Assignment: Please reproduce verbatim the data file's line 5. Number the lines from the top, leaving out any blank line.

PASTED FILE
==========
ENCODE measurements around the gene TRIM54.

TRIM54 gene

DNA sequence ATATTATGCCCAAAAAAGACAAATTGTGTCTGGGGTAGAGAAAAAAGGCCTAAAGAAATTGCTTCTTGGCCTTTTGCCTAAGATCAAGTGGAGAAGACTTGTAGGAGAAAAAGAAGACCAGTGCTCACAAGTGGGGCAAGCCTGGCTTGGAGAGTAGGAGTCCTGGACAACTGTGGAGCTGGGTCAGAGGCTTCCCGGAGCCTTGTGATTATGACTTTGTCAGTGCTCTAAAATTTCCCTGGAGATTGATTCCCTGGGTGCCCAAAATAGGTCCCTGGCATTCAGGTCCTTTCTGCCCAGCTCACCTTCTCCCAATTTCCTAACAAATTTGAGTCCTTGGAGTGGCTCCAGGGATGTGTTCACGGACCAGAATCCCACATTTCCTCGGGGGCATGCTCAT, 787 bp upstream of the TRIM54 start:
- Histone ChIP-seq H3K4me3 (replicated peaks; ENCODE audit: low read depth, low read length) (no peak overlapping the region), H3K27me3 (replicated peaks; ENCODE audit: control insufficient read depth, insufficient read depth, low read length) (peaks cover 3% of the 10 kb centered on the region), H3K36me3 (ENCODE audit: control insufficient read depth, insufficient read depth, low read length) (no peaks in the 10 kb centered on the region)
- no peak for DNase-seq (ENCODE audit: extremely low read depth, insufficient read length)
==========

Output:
- no peak for DNase-seq (ENCODE audit: extremely low read depth, insufficient read length)